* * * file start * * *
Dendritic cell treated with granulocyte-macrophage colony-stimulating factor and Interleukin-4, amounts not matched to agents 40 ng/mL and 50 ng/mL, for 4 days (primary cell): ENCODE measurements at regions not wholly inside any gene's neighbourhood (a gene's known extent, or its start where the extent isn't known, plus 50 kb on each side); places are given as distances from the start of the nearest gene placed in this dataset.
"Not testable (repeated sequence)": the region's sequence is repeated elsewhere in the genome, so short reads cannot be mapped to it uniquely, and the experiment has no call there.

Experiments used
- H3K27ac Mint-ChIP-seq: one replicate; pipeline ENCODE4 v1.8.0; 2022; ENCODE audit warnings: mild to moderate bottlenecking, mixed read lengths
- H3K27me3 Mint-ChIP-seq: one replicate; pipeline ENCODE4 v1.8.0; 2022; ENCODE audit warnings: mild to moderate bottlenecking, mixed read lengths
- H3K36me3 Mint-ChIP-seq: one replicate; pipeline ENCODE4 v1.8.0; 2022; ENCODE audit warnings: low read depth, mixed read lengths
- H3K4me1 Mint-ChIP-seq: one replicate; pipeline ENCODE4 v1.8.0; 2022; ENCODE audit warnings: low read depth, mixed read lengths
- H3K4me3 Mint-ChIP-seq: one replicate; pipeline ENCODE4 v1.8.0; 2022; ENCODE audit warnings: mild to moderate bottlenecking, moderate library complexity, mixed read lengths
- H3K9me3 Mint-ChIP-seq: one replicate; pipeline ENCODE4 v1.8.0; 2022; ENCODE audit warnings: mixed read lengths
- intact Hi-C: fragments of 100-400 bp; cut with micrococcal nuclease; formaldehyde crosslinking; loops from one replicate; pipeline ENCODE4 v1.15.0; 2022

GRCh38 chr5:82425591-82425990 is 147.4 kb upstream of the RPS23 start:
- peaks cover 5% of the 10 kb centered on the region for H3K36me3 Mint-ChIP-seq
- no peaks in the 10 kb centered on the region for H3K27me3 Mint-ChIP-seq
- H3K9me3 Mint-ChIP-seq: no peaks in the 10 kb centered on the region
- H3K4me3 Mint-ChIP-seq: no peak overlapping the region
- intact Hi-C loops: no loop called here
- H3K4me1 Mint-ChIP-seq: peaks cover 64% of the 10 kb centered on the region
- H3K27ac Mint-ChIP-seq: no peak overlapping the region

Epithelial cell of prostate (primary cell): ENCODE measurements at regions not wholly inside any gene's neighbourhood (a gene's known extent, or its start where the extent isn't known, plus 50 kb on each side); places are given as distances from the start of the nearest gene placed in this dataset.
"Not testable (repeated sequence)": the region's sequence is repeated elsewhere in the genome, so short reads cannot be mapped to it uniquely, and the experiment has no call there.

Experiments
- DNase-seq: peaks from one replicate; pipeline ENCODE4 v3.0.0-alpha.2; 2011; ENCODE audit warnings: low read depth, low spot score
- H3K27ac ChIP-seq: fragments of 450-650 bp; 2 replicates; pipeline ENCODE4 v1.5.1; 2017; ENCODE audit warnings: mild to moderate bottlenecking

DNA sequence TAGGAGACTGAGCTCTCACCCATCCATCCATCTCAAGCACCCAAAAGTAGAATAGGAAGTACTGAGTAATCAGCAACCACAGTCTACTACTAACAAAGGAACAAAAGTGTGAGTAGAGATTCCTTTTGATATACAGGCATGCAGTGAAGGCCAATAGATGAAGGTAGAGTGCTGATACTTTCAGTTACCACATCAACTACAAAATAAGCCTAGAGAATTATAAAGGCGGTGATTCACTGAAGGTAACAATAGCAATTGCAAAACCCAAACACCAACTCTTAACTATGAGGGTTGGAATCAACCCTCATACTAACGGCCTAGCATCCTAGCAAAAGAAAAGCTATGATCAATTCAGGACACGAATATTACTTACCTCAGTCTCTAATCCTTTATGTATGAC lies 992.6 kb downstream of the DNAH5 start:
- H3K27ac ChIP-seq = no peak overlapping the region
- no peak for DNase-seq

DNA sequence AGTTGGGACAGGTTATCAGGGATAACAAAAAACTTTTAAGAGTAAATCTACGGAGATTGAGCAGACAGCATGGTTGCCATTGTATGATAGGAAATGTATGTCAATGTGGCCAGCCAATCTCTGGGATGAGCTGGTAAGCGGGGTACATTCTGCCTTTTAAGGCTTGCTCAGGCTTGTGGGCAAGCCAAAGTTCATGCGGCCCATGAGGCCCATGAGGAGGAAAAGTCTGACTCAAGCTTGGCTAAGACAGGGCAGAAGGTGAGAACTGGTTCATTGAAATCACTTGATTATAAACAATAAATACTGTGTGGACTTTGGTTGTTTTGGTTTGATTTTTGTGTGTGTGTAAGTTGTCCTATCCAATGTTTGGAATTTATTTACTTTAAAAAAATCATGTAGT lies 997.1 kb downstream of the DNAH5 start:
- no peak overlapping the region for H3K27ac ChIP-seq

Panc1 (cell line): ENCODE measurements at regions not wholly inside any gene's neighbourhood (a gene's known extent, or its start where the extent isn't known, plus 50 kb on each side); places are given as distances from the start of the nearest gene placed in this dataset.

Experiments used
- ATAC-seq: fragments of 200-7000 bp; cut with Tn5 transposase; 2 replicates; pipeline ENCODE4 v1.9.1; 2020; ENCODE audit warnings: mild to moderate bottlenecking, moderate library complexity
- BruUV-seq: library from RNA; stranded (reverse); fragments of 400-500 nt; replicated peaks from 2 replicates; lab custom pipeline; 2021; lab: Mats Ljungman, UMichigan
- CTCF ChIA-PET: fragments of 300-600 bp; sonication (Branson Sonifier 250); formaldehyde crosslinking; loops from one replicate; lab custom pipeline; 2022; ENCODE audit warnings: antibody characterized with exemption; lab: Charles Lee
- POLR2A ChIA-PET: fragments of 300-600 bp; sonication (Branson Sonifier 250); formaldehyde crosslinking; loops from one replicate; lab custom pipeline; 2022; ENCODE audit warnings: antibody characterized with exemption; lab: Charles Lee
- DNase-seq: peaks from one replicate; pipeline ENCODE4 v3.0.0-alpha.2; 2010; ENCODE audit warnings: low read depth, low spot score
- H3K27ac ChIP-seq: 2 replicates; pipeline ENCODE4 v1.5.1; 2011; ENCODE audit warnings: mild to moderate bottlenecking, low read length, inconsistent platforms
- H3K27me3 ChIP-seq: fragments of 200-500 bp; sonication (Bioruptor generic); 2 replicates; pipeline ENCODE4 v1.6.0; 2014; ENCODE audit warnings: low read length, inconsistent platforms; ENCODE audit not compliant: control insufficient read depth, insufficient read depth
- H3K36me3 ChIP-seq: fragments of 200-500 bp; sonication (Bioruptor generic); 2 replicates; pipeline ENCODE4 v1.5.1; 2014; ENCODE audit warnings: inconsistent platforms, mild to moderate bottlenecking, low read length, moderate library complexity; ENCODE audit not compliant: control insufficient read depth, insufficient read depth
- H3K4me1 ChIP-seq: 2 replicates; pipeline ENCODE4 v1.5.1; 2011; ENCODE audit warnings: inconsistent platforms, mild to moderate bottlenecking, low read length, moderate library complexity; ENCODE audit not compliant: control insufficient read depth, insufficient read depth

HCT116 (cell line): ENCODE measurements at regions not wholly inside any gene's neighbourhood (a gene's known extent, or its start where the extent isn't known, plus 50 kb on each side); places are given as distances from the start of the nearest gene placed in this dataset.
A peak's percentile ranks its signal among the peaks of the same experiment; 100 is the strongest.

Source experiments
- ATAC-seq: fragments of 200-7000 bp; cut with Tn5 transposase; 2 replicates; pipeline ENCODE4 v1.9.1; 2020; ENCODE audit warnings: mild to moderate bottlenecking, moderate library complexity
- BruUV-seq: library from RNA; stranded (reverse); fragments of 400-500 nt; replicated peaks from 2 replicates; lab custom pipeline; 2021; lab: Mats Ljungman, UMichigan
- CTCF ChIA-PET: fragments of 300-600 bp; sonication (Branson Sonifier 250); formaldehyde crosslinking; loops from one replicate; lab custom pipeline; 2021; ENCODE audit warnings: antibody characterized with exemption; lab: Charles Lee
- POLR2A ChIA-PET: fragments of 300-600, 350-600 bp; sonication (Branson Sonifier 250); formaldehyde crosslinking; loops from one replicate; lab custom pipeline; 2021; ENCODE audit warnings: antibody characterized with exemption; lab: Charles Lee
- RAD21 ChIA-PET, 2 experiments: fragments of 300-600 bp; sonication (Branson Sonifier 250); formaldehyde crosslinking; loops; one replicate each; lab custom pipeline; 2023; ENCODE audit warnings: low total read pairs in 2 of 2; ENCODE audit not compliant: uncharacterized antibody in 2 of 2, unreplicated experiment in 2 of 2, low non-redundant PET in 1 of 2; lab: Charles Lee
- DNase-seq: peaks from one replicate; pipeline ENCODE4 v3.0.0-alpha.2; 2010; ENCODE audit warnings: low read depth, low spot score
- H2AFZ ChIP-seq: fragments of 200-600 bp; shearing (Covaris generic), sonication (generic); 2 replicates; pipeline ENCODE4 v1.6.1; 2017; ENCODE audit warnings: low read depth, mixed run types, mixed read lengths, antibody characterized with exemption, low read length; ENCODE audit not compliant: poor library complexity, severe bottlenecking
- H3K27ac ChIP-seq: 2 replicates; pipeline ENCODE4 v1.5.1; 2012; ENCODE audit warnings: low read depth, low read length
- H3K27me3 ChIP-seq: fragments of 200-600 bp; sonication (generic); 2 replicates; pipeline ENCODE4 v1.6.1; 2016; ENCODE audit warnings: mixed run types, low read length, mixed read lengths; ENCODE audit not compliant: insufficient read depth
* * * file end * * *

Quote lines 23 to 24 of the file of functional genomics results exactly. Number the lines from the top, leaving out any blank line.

- H3K27ac ChIP-seq: fragments of 450-650 bp; 2 replicates; pipeline ENCODE4 v1.5.1; 2017; ENCODE audit warnings: mild to moderate bottlenecking

DNA sequence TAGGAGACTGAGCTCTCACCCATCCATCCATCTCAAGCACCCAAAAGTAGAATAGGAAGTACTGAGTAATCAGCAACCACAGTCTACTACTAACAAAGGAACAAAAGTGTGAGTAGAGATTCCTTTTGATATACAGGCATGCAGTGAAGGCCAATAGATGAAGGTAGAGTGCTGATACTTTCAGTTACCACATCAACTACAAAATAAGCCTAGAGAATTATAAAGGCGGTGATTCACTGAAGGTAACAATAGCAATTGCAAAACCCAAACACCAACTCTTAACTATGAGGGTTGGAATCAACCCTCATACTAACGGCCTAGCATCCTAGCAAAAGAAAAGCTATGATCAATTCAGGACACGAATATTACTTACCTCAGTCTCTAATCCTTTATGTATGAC lies 992.6 kb downstream of the DNAH5 start: